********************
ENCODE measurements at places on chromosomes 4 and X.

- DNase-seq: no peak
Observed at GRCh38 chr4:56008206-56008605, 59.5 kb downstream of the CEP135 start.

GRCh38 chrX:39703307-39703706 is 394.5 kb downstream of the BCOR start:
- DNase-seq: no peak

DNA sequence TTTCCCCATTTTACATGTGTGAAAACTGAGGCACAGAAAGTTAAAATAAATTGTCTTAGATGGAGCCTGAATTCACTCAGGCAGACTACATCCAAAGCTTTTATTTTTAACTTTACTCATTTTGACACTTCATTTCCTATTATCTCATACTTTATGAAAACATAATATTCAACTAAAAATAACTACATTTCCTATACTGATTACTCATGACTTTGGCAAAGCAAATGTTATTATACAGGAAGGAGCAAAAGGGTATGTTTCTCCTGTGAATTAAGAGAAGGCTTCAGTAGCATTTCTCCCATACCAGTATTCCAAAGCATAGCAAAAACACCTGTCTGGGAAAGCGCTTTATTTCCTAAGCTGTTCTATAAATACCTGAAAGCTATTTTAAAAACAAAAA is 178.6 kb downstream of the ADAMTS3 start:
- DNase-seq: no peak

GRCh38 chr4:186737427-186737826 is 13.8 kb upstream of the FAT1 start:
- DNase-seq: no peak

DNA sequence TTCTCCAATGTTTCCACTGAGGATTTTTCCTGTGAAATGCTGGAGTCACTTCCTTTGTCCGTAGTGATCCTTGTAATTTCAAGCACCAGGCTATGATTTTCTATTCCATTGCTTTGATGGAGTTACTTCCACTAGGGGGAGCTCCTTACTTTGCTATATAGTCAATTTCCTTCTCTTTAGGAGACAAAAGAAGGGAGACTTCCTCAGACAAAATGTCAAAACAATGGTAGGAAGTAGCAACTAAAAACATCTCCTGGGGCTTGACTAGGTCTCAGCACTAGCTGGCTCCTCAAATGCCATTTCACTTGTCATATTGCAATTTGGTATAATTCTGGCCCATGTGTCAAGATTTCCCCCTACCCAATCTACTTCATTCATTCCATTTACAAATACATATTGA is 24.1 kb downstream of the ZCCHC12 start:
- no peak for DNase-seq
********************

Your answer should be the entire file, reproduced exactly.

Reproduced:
ENCODE measurements at places on chromosomes 4 and X.

- DNase-seq: no peak
Observed at GRCh38 chr4:56008206-56008605, 59.5 kb downstream of the CEP135 start.

GRCh38 chrX:39703307-39703706 is 394.5 kb downstream of the BCOR start:
- DNase-seq: no peak

DNA sequence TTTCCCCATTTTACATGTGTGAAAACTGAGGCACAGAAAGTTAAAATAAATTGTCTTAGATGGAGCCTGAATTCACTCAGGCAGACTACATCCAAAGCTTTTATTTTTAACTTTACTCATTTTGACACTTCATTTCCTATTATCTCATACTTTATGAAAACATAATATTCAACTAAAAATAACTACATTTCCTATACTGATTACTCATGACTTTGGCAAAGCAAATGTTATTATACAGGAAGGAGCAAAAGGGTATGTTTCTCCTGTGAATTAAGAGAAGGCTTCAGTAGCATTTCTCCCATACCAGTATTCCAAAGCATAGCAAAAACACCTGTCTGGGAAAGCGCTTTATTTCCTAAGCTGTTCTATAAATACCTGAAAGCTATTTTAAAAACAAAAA is 178.6 kb downstream of the ADAMTS3 start:
- DNase-seq: no peak

GRCh38 chr4:186737427-186737826 is 13.8 kb upstream of the FAT1 start:
- DNase-seq: no peak

DNA sequence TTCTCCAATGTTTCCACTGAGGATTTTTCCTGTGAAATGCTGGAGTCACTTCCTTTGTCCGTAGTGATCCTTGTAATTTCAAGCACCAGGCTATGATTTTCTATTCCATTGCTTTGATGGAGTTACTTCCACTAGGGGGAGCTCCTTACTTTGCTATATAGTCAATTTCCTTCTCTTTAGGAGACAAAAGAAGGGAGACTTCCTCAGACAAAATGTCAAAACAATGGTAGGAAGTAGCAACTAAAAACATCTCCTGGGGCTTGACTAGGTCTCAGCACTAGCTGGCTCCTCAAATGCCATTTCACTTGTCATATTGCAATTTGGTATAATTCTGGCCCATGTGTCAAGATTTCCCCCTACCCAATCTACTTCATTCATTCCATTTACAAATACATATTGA is 24.1 kb downstream of the ZCCHC12 start:
- no peak for DNase-seq